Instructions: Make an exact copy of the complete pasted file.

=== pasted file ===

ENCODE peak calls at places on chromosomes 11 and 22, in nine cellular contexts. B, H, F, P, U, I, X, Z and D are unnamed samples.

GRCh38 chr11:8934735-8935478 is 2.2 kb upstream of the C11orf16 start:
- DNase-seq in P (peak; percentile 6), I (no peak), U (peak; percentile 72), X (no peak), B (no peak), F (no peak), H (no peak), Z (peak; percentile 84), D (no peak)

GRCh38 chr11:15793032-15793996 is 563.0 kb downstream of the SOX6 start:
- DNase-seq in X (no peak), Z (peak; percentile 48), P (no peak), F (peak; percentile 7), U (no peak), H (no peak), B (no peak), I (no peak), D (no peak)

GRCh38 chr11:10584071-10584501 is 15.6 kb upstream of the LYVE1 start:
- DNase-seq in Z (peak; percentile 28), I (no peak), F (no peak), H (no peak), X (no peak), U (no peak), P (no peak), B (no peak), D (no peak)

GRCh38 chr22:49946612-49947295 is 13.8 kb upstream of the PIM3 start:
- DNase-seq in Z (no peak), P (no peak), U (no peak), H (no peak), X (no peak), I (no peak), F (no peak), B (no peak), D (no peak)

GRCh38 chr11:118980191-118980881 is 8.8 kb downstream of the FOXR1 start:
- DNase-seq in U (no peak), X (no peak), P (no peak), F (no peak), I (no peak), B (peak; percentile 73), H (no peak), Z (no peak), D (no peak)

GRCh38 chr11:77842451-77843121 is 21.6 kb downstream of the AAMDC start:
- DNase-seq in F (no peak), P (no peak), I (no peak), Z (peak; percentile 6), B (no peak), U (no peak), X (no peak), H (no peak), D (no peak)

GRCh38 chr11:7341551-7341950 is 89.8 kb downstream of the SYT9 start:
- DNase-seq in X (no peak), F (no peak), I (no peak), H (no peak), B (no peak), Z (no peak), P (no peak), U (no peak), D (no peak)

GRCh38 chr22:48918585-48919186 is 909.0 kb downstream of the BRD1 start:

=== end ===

ENCODE peak calls at places on chromosomes 11 and 22, in nine cellular contexts. B, H, F, P, U, I, X, Z and D are unnamed samples.

GRCh38 chr11:8934735-8935478 is 2.2 kb upstream of the C11orf16 start:
- DNase-seq in P (peak; percentile 6), I (no peak), U (peak; percentile 72), X (no peak), B (no peak), F (no peak), H (no peak), Z (peak; percentile 84), D (no peak)

GRCh38 chr11:15793032-15793996 is 563.0 kb downstream of the SOX6 start:
- DNase-seq in X (no peak), Z (peak; percentile 48), P (no peak), F (peak; percentile 7), U (no peak), H (no peak), B (no peak), I (no peak), D (no peak)

GRCh38 chr11:10584071-10584501 is 15.6 kb upstream of the LYVE1 start:
- DNase-seq in Z (peak; percentile 28), I (no peak), F (no peak), H (no peak), X (no peak), U (no peak), P (no peak), B (no peak), D (no peak)

GRCh38 chr22:49946612-49947295 is 13.8 kb upstream of the PIM3 start:
- DNase-seq in Z (no peak), P (no peak), U (no peak), H (no peak), X (no peak), I (no peak), F (no peak), B (no peak), D (no peak)

GRCh38 chr11:118980191-118980881 is 8.8 kb downstream of the FOXR1 start:
- DNase-seq in U (no peak), X (no peak), P (no peak), F (no peak), I (no peak), B (peak; percentile 73), H (no peak), Z (no peak), D (no peak)

GRCh38 chr11:77842451-77843121 is 21.6 kb downstream of the AAMDC start:
- DNase-seq in F (no peak), P (no peak), I (no peak), Z (peak; percentile 6), B (no peak), U (no peak), X (no peak), H (no peak), D (no peak)

GRCh38 chr11:7341551-7341950 is 89.8 kb downstream of the SYT9 start:
- DNase-seq in X (no peak), F (no peak), I (no peak), H (no peak), B (no peak), Z (no peak), P (no peak), U (no peak), D (no peak)

GRCh38 chr22:48918585-48919186 is 909.0 kb downstream of the BRD1 start: